“Recent advancements in engineering, computational design, and digital manufacturing have created new opportunities for innovation - leading to the re-emergence of ceramics as a versatile, sustainable and culturally inspiring material in architecture.

“The programme kicked off this year with a visit to Darwen Terracotta in Blackburn, the leading manufacturer of architectural terracotta in the UK. Its founder, Jon Wilson is an extraordinary person, generously sharing everything involved in their production process. Our students went on to work with slip casting, additive manufacturing and a range of other ceramic forming methods.”

How might you suggest our designers of tomorrow implement the 17 United Nations Sustainable Development Goals into their own future practice?

“The United Nations 17 Sustainable Development Goals (SDG) provide a spectrum of interconnected goals that - when broken down into their Targets, Events, Publications, and Actions - provide a framework for directing our efforts as designers toward addressing the contemporary challenges we face.

“This requires us to step outside of our comfort zone and deeply understand the materials and manufacturing methods we are using in the built environment. There are enormous opportunities for innovation for anyone who is currently a student or soon will be a practising architect or designer. The key is to identify a problem that resonates with you.

“Yao and Jiade's project is a fantastic example. A report published by the World Health Organisation (WHO) in March 2011 identified environmental noise as the second largest environmental health risk in Western Europe. With increasing building density and ground traffic noise in cities, urban acoustics have become a massive and complex problem.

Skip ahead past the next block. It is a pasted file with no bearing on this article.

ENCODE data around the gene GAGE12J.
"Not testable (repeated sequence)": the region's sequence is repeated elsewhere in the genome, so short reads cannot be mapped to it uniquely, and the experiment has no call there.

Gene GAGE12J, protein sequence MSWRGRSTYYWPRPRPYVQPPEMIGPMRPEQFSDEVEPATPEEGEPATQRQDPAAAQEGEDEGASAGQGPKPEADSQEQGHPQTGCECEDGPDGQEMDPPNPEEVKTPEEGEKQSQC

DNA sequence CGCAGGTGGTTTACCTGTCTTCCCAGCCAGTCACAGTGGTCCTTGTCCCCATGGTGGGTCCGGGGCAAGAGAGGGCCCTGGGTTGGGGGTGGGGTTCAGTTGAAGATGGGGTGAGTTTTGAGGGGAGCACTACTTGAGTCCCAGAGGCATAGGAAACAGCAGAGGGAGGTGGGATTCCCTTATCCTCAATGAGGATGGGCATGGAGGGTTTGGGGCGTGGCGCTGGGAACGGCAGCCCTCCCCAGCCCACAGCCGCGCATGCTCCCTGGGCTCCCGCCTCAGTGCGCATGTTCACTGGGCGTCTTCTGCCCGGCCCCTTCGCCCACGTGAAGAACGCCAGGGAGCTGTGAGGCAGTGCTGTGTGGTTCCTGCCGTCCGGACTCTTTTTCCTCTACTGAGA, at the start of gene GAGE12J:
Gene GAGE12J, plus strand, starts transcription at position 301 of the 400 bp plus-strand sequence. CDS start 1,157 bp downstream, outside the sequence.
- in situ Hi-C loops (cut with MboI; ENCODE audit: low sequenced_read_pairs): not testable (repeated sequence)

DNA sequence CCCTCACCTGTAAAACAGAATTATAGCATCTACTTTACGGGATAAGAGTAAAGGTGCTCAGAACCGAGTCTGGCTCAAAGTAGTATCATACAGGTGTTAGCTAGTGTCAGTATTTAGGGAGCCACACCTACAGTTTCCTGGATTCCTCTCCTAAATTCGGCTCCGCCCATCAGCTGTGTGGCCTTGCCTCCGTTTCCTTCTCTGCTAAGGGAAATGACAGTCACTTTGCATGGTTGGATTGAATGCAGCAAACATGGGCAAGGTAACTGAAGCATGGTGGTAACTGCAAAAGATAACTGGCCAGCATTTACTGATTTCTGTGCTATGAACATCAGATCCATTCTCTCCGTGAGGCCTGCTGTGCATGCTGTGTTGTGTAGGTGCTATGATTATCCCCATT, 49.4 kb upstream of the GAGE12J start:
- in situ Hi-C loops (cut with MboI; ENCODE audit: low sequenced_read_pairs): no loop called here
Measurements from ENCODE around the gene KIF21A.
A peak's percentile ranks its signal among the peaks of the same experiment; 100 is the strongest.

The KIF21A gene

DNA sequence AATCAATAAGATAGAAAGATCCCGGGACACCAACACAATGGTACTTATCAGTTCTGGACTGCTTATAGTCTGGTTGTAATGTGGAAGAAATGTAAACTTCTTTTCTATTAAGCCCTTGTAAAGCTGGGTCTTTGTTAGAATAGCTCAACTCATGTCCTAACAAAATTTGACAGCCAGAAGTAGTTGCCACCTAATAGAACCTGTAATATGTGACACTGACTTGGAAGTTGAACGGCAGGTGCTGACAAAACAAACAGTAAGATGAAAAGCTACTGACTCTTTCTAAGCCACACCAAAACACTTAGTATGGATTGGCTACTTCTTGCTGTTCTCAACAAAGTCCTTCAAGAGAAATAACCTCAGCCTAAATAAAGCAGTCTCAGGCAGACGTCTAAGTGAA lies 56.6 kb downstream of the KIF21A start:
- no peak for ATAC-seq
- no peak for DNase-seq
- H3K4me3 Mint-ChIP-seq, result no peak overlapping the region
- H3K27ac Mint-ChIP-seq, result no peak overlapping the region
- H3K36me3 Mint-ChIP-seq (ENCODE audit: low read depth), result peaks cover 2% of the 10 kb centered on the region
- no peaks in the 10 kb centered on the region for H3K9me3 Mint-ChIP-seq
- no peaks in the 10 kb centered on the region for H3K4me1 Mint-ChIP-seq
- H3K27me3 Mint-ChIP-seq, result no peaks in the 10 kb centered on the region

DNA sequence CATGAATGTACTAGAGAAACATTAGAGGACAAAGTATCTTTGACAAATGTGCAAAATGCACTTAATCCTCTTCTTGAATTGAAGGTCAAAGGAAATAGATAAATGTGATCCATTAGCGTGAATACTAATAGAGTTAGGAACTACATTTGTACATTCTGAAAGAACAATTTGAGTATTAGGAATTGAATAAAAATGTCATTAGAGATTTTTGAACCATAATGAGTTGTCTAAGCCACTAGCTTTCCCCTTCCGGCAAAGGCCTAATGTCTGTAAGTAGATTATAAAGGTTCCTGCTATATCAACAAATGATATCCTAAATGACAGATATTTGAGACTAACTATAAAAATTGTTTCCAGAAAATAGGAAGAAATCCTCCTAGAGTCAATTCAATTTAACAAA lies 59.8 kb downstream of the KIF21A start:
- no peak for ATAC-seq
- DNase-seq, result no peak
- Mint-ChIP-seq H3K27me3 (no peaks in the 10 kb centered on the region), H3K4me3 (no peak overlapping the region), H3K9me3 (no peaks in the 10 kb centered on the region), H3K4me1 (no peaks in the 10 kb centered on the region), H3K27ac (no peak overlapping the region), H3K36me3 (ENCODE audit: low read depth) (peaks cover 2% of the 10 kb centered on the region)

“Their project proposed an extremely interesting ceramic façade design strategy that absorbs low-frequency sound using Helmholtz resonators. This work directly addressed at least two SDGs: 11: Sustainable Cities and Communities and 3: Health and Wellbeing.”

Now homing in on their innovative project, Yao and Jiade delve into all that is behind their sound absorbing ceramic façade…

Yao Zheng

Yao Zheng

Jiade Wang

Jiade Wang

Firstly, can you give us a summary of the project you have been working on as part of your graduate body of work?

“The aim of our project was to develop the traditional ceramic slip-casting process in combination with the Helmholtz resonator principle to give the building façade a specific acoustic function.

“The result of the construction is an exterior façade consisting of three ceramic resonator units of different frequencies, which can be combined and arranged in different acoustic environments according to the needs of the target object.

“The project is set at a height close to the pedestrian's ear (receiver height). The maximum height is within 3 metres and the length varies depending on the position and movement of the sound source and receiver.”

Figure 1

Figure 1

Figure 2

Figure 2

For those of us that don’t know, could you please tell us what a Helmholtz resonator is and how it is key to the project?

“The Helmholtz resonator is composed of two elements: a large volume cavity containing air inside and a relatively slender neck that can be connected to the external air.

“The principle of the Helmholtz resonator is that when sound waves of a certain frequency create a pressure that pushes the air in the neck toward the cavity, the air pressure in the internal cavity increases and subsequently pushes the air in the neck outward until it stops, as shown in figure 1. This process converts the sound energy of a specific frequency into kinetic energy to be consumed. A frequency calculation formula of Helmholtz is visualised in the figure 2.